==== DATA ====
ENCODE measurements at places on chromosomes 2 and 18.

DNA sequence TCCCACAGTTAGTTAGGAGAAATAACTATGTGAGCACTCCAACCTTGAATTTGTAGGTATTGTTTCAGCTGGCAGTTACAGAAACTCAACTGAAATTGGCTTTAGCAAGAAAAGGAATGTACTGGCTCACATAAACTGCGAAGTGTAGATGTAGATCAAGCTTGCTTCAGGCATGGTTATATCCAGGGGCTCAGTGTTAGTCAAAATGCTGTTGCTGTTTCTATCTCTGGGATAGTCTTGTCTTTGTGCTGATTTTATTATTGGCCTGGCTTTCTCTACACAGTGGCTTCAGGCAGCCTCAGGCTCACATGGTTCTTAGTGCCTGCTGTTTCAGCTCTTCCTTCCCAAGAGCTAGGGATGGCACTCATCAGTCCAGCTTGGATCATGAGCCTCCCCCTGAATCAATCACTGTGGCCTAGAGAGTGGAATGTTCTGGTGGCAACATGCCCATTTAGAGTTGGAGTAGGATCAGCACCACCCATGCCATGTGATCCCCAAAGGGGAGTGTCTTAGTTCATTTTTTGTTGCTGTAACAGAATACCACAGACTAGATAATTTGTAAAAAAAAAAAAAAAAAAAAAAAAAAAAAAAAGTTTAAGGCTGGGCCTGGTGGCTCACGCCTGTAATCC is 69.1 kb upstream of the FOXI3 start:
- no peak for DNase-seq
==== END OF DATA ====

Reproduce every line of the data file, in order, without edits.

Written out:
ENCODE measurements at places on chromosomes 2 and 18.

DNA sequence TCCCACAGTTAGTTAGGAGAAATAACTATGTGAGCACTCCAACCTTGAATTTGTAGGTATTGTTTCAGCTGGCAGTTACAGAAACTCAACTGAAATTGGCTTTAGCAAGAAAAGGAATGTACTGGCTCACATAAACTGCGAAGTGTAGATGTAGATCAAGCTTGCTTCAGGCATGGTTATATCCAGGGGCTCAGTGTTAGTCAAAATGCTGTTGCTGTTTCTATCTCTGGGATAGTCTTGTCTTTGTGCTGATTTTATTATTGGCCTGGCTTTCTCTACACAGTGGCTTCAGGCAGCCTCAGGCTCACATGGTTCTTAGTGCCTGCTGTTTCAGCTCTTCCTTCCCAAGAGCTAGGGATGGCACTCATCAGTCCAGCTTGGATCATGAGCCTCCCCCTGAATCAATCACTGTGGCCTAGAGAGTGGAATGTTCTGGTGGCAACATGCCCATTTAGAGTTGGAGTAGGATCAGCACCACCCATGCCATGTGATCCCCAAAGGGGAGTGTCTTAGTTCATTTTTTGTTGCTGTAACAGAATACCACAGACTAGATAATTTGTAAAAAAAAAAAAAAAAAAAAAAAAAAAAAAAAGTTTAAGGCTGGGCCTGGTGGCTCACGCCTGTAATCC is 69.1 kb upstream of the FOXI3 start:
- no peak for DNase-seq